First, on the assumption: historically, baggage systems had been developed by individual airlines. The project management team assumed that would continue. Several airlines began building their own systems long before this project was really up and running. It took almost two years for the project management team to recognize that their assumption was flawed. Project teams need to document assumptions and test them. Part of the problem is that understanding assumptions requires that people really sit back and think.

Remember the need to identify assumptions during project initiation and test them before proceeding.

And now, on the timeline: consider that by the time the contract with BAE had been hammered out, the projected opening was eighteen months away. Everyone knew, or should have known, that the timeline was impossible. And since the airport could not open without a baggage handling system, that became the key item on the critical path. And yet, the project continued.

Remember the need to identify assumptions during project initiation and test them before proceeding. Share on X

4. Be very cautious when massively expensive executive decisions are made unilaterally.

In the Denver case, one of the biggest decisions was made by Walter Slinger, the airport’s Chief Engineer. He was also in charge of all airport operations and so, was not devoted to this project full-time. Slinger was very experienced in airport engineering. According to reports, he was a hands-on manager who liked to solve his own problems. But he had no experience with an integrated baggage system. No one did. It was the first one of its kind. And when complexities surfaced, no one was able to fully grasp the impact.

Slinger was the point man for all discussions with BAE. But important stakeholders, such as the airlines, were often left out of these discussions. Slinger’s contact at BAE was obviously interested in selling this system and then, being able to sell it to other major airports. And Slinger badly wanted to successfully launch the first-ever integrated baggage handling system, that had been his baby from the beginning. So, when BAE built a prototype, Slinger’s confidence grew and he ignored the clearly impossible timeline.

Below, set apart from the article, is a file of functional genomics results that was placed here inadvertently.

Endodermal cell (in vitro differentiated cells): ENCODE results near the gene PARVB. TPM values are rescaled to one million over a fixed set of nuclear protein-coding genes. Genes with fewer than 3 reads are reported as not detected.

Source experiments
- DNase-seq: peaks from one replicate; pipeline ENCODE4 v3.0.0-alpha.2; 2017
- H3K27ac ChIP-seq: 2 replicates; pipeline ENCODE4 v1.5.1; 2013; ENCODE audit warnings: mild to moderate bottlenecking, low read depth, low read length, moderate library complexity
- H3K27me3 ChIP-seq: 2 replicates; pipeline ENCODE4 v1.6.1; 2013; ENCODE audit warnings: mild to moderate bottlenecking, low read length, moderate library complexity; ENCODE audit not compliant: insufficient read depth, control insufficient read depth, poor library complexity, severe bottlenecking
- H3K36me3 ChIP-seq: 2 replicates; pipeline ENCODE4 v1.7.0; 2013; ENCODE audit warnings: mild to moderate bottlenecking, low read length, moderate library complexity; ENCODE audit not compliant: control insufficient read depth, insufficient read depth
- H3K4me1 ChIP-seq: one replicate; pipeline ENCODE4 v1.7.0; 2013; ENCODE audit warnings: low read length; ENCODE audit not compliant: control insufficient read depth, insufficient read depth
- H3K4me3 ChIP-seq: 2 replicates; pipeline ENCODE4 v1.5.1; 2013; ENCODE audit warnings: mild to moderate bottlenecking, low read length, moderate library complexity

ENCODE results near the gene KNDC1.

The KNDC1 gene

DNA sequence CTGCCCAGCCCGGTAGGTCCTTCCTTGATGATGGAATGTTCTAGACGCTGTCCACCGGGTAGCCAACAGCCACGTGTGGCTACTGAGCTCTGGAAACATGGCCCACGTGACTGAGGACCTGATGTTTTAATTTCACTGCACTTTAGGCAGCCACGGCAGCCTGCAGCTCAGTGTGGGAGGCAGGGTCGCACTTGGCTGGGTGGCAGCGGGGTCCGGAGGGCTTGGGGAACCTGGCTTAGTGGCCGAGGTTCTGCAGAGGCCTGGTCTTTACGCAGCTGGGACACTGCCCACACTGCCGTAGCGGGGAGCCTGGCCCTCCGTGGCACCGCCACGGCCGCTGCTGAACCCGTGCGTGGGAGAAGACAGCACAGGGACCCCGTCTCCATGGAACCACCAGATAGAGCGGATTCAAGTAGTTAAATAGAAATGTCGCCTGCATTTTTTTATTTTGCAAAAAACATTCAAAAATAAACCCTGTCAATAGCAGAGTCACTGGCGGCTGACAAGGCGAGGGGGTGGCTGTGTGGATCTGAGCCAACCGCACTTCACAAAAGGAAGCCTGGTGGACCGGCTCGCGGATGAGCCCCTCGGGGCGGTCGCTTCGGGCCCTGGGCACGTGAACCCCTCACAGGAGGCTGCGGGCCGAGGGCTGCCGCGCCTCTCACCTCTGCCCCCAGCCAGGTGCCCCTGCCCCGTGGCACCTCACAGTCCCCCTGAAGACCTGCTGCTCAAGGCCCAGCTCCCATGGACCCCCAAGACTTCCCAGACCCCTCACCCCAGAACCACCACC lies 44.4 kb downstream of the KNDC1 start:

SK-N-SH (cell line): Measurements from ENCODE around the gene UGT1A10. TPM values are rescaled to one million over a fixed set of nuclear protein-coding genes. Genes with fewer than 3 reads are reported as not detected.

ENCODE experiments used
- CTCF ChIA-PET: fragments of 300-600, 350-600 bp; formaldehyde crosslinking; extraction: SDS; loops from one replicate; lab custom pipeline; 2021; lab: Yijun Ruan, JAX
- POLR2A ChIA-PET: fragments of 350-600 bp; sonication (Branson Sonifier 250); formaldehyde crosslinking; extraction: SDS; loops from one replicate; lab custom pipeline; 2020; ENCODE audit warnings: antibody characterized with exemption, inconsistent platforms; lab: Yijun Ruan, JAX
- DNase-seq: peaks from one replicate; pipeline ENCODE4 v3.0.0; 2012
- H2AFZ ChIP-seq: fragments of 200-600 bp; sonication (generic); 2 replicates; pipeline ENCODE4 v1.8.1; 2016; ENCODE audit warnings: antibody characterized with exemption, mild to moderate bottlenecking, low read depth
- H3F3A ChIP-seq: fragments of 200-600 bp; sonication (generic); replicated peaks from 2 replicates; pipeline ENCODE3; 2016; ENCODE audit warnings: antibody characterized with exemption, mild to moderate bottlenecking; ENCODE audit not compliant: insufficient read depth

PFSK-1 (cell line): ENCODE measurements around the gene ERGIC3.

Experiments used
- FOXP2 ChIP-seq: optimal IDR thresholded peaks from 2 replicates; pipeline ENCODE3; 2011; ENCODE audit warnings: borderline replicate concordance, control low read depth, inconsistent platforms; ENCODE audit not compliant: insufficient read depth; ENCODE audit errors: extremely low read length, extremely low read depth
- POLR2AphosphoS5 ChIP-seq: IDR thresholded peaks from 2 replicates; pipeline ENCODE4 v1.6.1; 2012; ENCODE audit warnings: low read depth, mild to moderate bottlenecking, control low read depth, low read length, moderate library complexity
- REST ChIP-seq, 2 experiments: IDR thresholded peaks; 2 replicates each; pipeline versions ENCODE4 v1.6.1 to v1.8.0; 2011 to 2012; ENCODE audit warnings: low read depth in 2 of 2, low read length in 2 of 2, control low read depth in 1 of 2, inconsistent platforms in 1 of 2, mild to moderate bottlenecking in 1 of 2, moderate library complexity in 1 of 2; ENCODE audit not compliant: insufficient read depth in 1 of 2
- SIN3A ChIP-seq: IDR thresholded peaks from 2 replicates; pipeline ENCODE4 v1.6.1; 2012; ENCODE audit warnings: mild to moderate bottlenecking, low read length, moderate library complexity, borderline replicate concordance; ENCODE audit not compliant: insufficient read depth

After Slinger’s death, his replacement didn’t have his depth of knowledge. Soon, electrical supply issues and resulting part insufficiencies caused testing delays. Finally, an impromptu and disastrous media demonstration brought the Mayor into the equation and an outside consultant was hired. But this was six months after the airport was to have initially opened – too little and too late.

On a project of this size, independent reviews should be completed throughout the project. Certainly, an outside team should have reviewed the proposal and prototype before Slinger unilaterally decided to move forward.

So, why is it so hard to cancel a project early? 

There is no question that once a contract has been signed, other complications arise that make it more difficult to cancel a project. But these lessons were all pretty obvious before the BAE contract was signed. So why did it go forward?

According to a 2017 article by Michael O’Brochta, titled Why Bad Projects are So Hard to Kill, many IT projects are kept alive long after they should have been cancelled. Among the contributing factors were groupthink, sunk costs, and a natural inclination to feel accountable and responsible. There is little question that Slinger felt that responsibility. Research done by T. Liang & N. Yen (2016) “suggests that these behaviors are rooted deep within the neural science of our brains.” So, as project managers, sponsors, and teams, we need to understand these natural biases and call out these behaviors.

If you or your team are too close to a project that is falling behind and need an outside opinion, schedule a call.

[Note: The primary reference for this blog was the 2008 Denver Airport Baggage Handling System Case Study by Calleam Consulting, LLC.]